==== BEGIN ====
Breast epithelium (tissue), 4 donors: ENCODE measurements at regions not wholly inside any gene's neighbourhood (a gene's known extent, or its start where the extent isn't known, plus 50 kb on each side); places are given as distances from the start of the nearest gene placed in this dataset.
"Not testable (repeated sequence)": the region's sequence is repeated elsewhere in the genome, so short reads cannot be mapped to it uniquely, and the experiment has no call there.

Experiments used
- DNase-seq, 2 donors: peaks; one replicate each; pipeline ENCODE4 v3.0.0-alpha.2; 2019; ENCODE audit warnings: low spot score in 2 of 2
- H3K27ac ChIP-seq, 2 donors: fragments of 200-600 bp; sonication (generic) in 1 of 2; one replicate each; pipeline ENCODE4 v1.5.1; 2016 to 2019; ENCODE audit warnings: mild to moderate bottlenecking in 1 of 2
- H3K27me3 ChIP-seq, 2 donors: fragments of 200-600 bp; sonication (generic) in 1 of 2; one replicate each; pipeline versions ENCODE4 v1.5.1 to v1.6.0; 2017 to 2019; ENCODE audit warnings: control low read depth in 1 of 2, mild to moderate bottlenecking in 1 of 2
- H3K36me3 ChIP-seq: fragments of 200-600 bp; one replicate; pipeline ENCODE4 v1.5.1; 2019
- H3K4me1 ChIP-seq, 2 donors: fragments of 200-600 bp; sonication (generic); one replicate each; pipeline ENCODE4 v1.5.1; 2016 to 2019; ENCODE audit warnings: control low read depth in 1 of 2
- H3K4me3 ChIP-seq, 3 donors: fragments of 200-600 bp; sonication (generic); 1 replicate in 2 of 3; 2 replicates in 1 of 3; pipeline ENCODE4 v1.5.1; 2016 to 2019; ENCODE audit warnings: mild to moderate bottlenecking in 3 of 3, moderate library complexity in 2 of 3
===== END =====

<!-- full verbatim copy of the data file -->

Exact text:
Breast epithelium (tissue), 4 donors: ENCODE measurements at regions not wholly inside any gene's neighbourhood (a gene's known extent, or its start where the extent isn't known, plus 50 kb on each side); places are given as distances from the start of the nearest gene placed in this dataset.
"Not testable (repeated sequence)": the region's sequence is repeated elsewhere in the genome, so short reads cannot be mapped to it uniquely, and the experiment has no call there.

Experiments used
- DNase-seq, 2 donors: peaks; one replicate each; pipeline ENCODE4 v3.0.0-alpha.2; 2019; ENCODE audit warnings: low spot score in 2 of 2
- H3K27ac ChIP-seq, 2 donors: fragments of 200-600 bp; sonication (generic) in 1 of 2; one replicate each; pipeline ENCODE4 v1.5.1; 2016 to 2019; ENCODE audit warnings: mild to moderate bottlenecking in 1 of 2
- H3K27me3 ChIP-seq, 2 donors: fragments of 200-600 bp; sonication (generic) in 1 of 2; one replicate each; pipeline versions ENCODE4 v1.5.1 to v1.6.0; 2017 to 2019; ENCODE audit warnings: control low read depth in 1 of 2, mild to moderate bottlenecking in 1 of 2
- H3K36me3 ChIP-seq: fragments of 200-600 bp; one replicate; pipeline ENCODE4 v1.5.1; 2019
- H3K4me1 ChIP-seq, 2 donors: fragments of 200-600 bp; sonication (generic); one replicate each; pipeline ENCODE4 v1.5.1; 2016 to 2019; ENCODE audit warnings: control low read depth in 1 of 2
- H3K4me3 ChIP-seq, 3 donors: fragments of 200-600 bp; sonication (generic); 1 replicate in 2 of 3; 2 replicates in 1 of 3; pipeline ENCODE4 v1.5.1; 2016 to 2019; ENCODE audit warnings: mild to moderate bottlenecking in 3 of 3, moderate library complexity in 2 of 3